Therefore, I am urging all readers of this article to research whether the 1790-1820 censuses survive for their town or county. If not, you might be able to reunite more of these lost censuses with the National Archives. I wish you happy hunting!

Here are some of the more well-known persons enumerated in the 1810 Federal Census for Salem, Mass.:

  • Charles Lenox Remond (born 1810), a notable abolitionist who helped recruit men for the Massachusetts 54th during the Civil War). He is one of the seven free persons of color listed in the household of John Remond, his father (page 15, last line).
  • Nathaniel Bowditch, a prominent 18th-century mariner who effected great advances in navigation and helped bring European mathematics to America (page 48, 9th from bottom).
  • Elizabeth Palmer Peabody (born 1804), a notable American educator who opened the first English-language kindergarten in the U.S.; Mary Tyler Peabody Mann (born 1806), a notable American educator and wife of Horace Mann; and Sophia Amelia Peabody Hawthorne (born 1809), an American artist and wife of Nathaniel Hawthorne. These women are three of the four females enumerated in the column “to 10” in the household of their father, Nathaniel Peabody (page 54, 9th from bottom).
  • Nathaniel Hawthorne (born 1804), a notable American author, famous for the novel The House of the Seven Gables (1851). He is the one male child enumerated in the column “to 10” in the household of his mother, Elizabeth Hawthorne (page 76, 6th from top).



[2] Ibid.

About Lindsay Fulton

Lindsay Fulton joined the Society in 2012, first a member of the Research Services team, and then a Genealogist in the Library. She has been the Director of Research Services since 2016. In addition to helping constituents with their research, Lindsay has also authored a Portable Genealogists on the topics of Applying to Lineage Societies, the United States Federal Census, 1790-1840 and the United States Federal Census, 1850-1940. She is a frequent contributor to the NEHGS blog, Vita-Brevis, and has appeared as a guest on the Extreme Genes radio program. Before, NEHGS, Lindsay worked at the National Archives and Records Administration in Waltham, Massachusetts, where she designed and implemented an original curriculum program exploring the Chinese Exclusion Era for elementary school students. She holds a B.A. from Merrimack College and M.A. from the University of Massachusetts-Boston.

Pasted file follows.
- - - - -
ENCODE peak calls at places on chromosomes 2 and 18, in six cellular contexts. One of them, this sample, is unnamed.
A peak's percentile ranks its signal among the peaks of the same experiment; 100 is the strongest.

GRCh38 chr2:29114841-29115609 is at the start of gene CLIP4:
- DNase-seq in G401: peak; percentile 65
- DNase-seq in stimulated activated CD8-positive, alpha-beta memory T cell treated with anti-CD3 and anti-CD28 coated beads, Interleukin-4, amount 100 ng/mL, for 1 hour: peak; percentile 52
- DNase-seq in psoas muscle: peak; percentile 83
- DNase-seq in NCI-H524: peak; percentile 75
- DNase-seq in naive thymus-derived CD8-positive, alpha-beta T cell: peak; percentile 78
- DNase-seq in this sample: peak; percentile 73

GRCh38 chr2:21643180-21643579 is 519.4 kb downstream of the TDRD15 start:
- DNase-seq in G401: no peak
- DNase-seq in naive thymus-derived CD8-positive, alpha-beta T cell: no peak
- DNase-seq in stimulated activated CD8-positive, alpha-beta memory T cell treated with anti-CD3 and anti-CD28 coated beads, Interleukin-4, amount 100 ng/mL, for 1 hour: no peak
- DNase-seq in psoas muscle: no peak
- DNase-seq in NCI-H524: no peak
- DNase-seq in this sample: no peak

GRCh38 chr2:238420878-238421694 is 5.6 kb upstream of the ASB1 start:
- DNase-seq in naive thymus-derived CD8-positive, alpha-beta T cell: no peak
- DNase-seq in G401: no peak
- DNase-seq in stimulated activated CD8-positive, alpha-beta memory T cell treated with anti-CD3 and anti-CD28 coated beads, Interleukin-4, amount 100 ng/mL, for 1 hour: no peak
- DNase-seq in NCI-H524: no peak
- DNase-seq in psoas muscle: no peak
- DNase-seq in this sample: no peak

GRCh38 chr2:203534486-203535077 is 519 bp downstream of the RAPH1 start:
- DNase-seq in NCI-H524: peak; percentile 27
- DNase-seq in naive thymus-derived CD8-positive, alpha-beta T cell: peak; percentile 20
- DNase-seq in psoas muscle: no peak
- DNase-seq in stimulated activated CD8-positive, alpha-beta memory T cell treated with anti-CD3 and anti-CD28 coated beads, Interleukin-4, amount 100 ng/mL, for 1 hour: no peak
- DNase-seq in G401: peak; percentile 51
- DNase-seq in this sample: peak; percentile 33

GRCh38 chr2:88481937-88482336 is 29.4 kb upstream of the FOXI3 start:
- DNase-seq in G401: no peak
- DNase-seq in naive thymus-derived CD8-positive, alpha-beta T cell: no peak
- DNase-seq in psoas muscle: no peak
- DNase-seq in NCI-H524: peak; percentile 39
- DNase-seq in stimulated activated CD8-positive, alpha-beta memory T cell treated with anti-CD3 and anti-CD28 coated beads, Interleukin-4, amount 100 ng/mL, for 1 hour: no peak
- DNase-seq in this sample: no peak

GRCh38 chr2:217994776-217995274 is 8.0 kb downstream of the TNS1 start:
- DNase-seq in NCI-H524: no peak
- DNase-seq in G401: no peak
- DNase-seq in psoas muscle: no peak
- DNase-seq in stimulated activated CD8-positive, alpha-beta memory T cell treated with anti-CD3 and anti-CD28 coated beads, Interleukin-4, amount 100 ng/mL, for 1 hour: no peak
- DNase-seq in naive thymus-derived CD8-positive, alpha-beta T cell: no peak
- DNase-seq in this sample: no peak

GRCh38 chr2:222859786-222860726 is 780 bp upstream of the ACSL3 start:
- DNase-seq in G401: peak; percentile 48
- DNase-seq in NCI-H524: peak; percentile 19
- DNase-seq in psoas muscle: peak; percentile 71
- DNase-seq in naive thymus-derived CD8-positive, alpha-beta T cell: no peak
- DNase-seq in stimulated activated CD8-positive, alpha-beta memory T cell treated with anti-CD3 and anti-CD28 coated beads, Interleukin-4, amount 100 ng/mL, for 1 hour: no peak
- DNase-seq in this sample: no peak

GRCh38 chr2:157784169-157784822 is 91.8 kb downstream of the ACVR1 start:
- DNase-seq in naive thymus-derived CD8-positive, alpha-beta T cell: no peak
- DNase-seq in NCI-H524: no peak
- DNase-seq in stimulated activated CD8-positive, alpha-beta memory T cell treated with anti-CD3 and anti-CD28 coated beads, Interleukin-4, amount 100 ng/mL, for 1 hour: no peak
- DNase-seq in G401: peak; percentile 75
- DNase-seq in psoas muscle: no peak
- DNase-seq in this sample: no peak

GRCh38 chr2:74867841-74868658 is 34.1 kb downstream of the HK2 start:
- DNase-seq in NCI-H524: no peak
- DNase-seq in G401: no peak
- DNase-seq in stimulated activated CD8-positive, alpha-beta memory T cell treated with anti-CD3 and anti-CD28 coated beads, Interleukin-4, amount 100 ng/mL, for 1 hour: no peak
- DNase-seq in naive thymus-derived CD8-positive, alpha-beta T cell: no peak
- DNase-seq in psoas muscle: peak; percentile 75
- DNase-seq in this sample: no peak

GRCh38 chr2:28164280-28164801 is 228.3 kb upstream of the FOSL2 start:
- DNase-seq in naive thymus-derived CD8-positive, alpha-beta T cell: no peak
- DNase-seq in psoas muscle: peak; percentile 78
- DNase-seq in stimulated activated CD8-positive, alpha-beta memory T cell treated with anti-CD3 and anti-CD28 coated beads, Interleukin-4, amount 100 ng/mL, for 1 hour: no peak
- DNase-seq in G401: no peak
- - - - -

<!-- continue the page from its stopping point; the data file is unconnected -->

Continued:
One thought on “Devil in the details

  1. Great information! I would love if anything for the New Jersey censuses from 1790-1820 could be found (or at least Burlington County), for my elusive Challender ancestors there. Only Cumberland County, N.J. survives for 1800.

    The 1790 Census schedules for Delaware, Georgia, Kentucky, New Jersey, Tennessee, and Virginia were likely destroyed when the British Army burned public buildings in Washington, DC, during the War of 1812.Virginia would have had George Washington’s own census entry.